Finally in an interview by Fareed Zakaria, President Lula da Silva of Brazil was questioned about why his government does not speak out against how Hugo Chavez has “destroyed democracy in Venezuela.” Da Silva responded by stating that “…no one can say that there is no democracy in Venezuela. He (Chavez) has been through five, six elections. I’ve only had two.”  There have in fact been fourteen national elections in Venezuela since Chavez first came to power in 1998, all of which have been characterized as free and fair by independent electoral monitoring groups.

March 4, 2009

Venezuelan Government Announces Cabinet and Ministry Changes

Reuters reported yesterday that President Hugo Chavez reshuffled his cabinet and merged the housing ministry and social protection ministry into other ministries, to reduce government spending in the backdrop of continued low oil prices. The Wall Street Journal posted a statement by the Venezuelan government which said that “These structural movements…are aimed at boosting the dynamics for making the state’s administration more efficient for the construction of the collective welfare and interest.”

The President of Venezuela’s state oil company, Rafael Ramirez, said that PDVSA will cut costs by 40% in order to strengthen the company’s economic position as it deals with low oil prices and the impact of the global financial crisis. AP reports that the company will renegotiate contracts with oil services firms in order to lower costs.

The Wall Street Journal falsely reports that “for years, Mr. Chávez has been battling private food manufacturers and farmers for periodic shortages of foods ranging from chickens to coffee.” However, the Venezuelan government has mainly accused food processors and distributors, not farmers, of hoarding food and averting price controls. The article also erroneously states that “last weekend, Mr. Chávez announced the Venezuelan government would take over the country’s rice mills.” President Chavez merely stated that private rice processors who flout price controls and follow through with their threat to paralyze production could face expropriation.

An article in the Toronto Globe and Mail argues that President Chavez is reversing course on resource nationalism by inviting oil companies to participate in the development of the oil-rich Orinoco. However, the Venezuelan government has been soliciting bids from foreign oil companies for the development of the Orinoco fields since the summer of 2008, when oil prices had skyrocketed. The Chavez government has always welcomed partnerships in oil exploration and production, provided that Venezuela remains a majority stakeholder and that agreements respect the country’s sovereignty.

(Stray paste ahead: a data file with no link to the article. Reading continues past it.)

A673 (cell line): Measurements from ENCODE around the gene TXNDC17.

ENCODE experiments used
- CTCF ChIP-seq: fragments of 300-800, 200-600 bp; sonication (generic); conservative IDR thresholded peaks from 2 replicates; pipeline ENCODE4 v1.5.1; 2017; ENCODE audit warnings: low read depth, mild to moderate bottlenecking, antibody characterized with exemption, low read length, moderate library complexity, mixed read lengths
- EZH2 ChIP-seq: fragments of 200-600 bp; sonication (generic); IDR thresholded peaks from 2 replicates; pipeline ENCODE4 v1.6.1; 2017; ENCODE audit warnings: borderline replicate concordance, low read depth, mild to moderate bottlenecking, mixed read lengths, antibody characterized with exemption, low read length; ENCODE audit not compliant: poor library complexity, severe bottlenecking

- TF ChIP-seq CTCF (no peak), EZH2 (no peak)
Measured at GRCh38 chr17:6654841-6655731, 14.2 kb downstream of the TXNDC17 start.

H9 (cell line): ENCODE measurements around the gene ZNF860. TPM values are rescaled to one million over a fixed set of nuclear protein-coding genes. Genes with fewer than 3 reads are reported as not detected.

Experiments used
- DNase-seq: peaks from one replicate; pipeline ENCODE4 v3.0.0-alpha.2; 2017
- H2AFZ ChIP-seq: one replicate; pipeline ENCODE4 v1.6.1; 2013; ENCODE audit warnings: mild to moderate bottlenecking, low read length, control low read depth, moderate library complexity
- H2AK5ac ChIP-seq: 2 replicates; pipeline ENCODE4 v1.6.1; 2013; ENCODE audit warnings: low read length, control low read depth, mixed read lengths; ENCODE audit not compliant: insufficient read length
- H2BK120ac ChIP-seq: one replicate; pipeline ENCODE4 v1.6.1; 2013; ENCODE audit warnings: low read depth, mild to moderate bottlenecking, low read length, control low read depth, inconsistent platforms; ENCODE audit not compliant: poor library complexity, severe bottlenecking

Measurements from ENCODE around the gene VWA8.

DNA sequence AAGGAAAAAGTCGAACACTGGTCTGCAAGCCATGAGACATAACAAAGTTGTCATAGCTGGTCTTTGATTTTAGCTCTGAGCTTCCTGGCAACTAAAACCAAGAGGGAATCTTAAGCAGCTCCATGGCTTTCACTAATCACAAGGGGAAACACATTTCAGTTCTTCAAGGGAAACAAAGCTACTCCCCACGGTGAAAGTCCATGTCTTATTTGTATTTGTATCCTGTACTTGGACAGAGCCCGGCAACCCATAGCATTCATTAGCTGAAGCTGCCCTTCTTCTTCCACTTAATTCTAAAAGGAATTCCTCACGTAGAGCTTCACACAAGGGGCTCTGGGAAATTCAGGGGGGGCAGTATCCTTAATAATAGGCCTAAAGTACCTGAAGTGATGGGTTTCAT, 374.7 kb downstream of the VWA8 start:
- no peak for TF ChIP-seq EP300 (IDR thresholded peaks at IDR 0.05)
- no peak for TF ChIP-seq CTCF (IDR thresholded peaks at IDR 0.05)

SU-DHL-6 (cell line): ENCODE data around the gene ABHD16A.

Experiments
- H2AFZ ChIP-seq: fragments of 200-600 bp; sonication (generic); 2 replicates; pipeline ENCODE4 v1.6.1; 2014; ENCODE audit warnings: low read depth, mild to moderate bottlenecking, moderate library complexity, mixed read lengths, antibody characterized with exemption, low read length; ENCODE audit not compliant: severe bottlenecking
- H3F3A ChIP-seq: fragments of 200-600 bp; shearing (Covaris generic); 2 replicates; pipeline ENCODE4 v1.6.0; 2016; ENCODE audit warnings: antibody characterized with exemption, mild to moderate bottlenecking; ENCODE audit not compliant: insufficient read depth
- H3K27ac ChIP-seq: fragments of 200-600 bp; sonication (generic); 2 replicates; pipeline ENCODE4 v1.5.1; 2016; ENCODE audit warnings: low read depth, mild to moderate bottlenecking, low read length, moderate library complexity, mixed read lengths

Finally, the Latin America Herald Tribune reports on Venezuela’s reaction to a statement made by Colombia’s Minister of Defense, Juan Manuel Santos. On Sunday, Mr. Santos defended Colombia’s cross-border raid on guerrillas in Ecuador earlier last year, terming it a “right to legitimate defense.” Venezuela’s Foreign Ministry said that Santos’ statement represents “a threat to the stability and sovereignty of the countries of the region,” and that the “arrogant attitude of Minister Santos is abominable.”

March 2, 2009

State Department’s Report on Venezuela “Plagued with Lies”

On Thursday, the Venezuelan and Bolivian governments firmly condemned the U.S. State Department’s report on Human Rights practices in their respective countries shortly after its release yesterday. Venezuela’s Foreign Minister Nicolas Maduro was quoted by AP as stating that the report’s allegations are “plagued with lies,” while Bolivia’s Vice Minister Sacha Llorenti said that the report is “a gross simplification of the national reality that is politically motivated.” He also suggested that the U.S. lacked moral authority to raise human rights concerns.